Huawei has launched the MDC 810, a new-generation computing platform for intelligent driving, at an event prior to Auto Shanghai 2021. The MDC 810 — now ready for mass production — has the industry’s highest computing power, supporting 400 trillion operations per second (TOPS).
It meets the functional safety requirements of Automotive Safety Integrity Level D (ASIL D). Underpinned by the MDC Core software (which includes the autonomous driving operating system [AOS] and the intelligent vehicle control operating system [VOS]) and a complete toolchain, the MDC 810 is aimed at high-level autonomous driving applications, such as traffic jam pilot (TJP), highway pilot (HWP), and automated valet parking (AVP).
“Currently, the intelligent driving industry is gaining momentum, racing towards mass production,” said Li Zhenya, General Manager of the MDC Product Department under Huawei’s Intelligent Automotive Solution BU. “Huawei is dedicated to building an open and standardized MDC. Based on its solid experience and achievements in hardware, software, and security engineering, Huawei has built the most powerful computing platform for intelligent driving — MDC — accelerating the mass production of intelligent vehicles.”
Li explained that before a computing platform for intelligent computing could be mass produced, a host of challenges had to be resolved, spanning engineering of hardware, software, and security. This is a complicated, systematic process, and requires the conversion of technologies into engineering capabilities.
In hardware engineering, vehicles must be made resistant to dust, water, condensation, and electromagnetic interference. In software engineering, any centralized computing platform must enable both separation and sharing of bottom-layer hardware resources, and its own deterministic latency must be minimized. In security engineering, it is vital to deliver deterministic functional safety compliant to ASIL D, and take into account the Safety of the Intended Functionality (SOTIF). A comprehensive network security architecture and defense capabilities, which require years of effort to develop, are also crucial. Generally, it takes two to three years before a computing platform for intelligent driving can be ready for mass production.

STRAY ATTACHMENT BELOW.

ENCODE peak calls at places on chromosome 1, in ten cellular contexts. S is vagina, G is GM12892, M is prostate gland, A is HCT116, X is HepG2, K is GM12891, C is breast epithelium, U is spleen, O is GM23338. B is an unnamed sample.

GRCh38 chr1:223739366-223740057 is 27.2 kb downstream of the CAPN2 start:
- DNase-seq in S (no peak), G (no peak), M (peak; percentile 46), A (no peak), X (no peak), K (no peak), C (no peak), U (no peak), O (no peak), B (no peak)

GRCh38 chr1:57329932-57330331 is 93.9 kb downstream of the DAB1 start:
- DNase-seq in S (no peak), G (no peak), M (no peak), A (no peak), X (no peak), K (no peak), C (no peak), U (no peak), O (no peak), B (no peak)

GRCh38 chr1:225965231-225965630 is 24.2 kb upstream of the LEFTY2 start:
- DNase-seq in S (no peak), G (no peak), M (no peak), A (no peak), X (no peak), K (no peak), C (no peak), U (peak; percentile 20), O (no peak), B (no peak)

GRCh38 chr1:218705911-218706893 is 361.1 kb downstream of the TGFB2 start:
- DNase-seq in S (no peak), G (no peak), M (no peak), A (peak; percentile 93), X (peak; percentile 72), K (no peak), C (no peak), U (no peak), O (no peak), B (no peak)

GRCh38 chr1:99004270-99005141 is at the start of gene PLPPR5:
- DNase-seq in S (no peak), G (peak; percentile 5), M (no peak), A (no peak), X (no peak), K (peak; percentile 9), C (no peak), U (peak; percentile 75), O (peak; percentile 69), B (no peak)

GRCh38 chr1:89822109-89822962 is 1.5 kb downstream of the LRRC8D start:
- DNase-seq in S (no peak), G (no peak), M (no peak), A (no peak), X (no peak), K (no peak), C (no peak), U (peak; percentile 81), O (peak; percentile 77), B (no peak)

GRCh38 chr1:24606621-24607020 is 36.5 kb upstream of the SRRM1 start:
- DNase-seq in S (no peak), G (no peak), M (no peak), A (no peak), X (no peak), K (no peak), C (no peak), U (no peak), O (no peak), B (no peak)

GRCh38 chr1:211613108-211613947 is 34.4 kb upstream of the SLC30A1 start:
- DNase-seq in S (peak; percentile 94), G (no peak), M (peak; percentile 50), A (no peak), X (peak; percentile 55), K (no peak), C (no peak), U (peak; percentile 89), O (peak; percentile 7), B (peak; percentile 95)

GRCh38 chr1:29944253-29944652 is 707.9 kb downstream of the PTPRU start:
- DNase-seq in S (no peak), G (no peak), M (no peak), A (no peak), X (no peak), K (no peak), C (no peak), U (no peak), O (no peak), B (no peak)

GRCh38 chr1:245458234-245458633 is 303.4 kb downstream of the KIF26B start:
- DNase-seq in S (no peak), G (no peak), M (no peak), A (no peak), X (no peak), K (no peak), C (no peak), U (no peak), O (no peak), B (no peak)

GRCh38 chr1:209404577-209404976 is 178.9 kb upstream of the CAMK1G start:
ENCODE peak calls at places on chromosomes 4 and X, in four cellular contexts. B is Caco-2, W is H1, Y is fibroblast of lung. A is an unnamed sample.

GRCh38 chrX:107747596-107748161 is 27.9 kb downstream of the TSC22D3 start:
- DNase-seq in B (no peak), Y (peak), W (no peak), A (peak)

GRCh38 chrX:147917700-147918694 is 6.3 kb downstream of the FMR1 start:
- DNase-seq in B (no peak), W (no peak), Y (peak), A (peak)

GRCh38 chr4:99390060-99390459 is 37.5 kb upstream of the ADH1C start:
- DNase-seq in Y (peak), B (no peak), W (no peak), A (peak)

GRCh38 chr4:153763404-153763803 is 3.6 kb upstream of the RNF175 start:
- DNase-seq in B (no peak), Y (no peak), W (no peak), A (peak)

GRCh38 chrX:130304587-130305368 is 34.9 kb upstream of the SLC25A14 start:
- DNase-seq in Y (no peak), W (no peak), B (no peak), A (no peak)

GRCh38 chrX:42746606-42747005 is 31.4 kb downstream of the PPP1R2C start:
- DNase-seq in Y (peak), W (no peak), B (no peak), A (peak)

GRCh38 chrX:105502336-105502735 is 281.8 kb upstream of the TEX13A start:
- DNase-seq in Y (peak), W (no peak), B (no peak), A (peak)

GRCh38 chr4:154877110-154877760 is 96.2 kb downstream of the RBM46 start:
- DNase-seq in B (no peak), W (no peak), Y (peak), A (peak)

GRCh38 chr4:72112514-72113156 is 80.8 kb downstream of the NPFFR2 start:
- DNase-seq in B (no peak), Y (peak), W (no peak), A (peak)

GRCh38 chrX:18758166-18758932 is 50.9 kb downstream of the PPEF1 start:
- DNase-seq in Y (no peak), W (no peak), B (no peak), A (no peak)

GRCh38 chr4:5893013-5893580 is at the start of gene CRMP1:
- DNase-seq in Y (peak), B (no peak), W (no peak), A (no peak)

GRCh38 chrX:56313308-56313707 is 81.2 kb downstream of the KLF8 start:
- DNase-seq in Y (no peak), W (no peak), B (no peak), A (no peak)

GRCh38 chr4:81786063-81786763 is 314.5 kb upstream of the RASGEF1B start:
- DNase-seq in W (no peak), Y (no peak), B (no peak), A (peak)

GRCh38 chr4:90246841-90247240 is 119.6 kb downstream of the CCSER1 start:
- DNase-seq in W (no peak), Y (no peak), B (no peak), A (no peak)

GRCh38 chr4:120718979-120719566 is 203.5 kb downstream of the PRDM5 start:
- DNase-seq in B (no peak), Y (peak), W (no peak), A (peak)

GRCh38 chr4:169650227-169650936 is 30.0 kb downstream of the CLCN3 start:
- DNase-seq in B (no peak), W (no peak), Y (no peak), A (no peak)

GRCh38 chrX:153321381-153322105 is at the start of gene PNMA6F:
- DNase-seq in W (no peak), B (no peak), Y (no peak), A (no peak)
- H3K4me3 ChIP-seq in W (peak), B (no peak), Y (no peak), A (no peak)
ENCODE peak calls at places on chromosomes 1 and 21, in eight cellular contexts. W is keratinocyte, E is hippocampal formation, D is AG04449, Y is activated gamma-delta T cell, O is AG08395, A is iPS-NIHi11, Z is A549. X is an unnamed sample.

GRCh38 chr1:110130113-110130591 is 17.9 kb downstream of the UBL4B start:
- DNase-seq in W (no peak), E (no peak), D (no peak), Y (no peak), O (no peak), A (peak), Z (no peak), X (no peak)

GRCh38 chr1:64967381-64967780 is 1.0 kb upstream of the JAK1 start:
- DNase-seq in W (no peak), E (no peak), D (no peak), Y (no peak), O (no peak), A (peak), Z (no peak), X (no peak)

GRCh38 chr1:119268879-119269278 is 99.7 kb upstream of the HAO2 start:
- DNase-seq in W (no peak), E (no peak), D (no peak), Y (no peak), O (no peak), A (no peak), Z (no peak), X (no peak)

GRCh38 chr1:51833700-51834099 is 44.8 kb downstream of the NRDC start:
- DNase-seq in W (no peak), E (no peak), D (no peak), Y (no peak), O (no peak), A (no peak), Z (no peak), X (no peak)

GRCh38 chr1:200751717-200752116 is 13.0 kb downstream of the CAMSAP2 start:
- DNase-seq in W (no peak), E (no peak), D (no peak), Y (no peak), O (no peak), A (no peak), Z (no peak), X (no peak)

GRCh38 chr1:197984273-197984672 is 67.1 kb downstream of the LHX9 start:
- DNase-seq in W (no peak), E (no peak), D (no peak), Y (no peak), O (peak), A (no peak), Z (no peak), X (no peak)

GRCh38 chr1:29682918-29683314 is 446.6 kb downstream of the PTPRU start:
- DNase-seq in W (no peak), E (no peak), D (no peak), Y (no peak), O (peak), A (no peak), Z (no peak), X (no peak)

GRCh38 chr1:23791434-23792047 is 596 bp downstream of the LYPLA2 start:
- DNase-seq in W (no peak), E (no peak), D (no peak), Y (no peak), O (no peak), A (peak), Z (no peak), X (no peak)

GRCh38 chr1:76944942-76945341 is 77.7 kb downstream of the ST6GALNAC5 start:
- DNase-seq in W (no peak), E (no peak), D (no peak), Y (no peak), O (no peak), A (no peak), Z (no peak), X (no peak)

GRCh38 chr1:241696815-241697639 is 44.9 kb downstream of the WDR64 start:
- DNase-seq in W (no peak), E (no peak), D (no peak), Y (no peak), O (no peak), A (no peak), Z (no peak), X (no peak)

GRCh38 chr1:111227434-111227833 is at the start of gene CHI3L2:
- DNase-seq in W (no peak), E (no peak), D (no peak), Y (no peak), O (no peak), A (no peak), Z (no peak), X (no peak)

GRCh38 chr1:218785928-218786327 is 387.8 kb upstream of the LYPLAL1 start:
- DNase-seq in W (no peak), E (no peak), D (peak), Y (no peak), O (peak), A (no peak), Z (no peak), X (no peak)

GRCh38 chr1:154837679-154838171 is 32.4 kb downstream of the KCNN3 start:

Huawei has been building its capacity for mass production since it announced its first MDC product in 2018. The company has designed the MDC in strict compliance with automotive-grade requirements. During development and verification stages, over 200 design verification tests were conducted in labs, in addition to summer and winter drive tests. To maximize the performance of the MDC, Huawei has optimized everything, from chipsets, platforms, and operating systems to operators and the AUTOSAR adaptive platform/classic platform, bringing the MDC to the forefront of the industry in terms of latency. A comprehensive security architecture and relevant capabilities are in place to secure MDC hardware, platforms, access, and applications.
Huawei’s R&D roadmap for its MDC highlights a unified hardware architecture, a unified software platform, and the company’s intention to offer a whole series of MDC. The MDC series, now including the MDC 210, MDC 300F, MDC 610, and MDC 810, are all powered by a leading platform and security architecture, and provide diverse sensor interfaces. Their computing power ranges from 48 TOPS to over 400 TOPS. The evolvable MDC Core software (including AOS and VOS) supports forward compatibility and long-term evolution, helping customers to protect their investment and accumulate capabilities. At present, the MDC products can support various use cases involving passenger vehicles, commercial vehicles, and special-purpose vehicles with levels of autonomy ranging from L2+ to L5.
HUAWEI MDC is an open, standardized platform aiming to boost the growth of the intelligent driving industry. Huawei positions itself as an engine for industry development and catalyst for integration across the value chain, with the goal of tilling the soil for this industry. Huawei has been working closely with vendors of sensors, actuators, and application algorithms to build such technology ecosystems based on the MDC. Through the open computing platform, Huawei unites the efforts of eco-partners to accelerate construction of the intelligent driving ecosystem, stepping into the mass production phase of intelligent vehicles.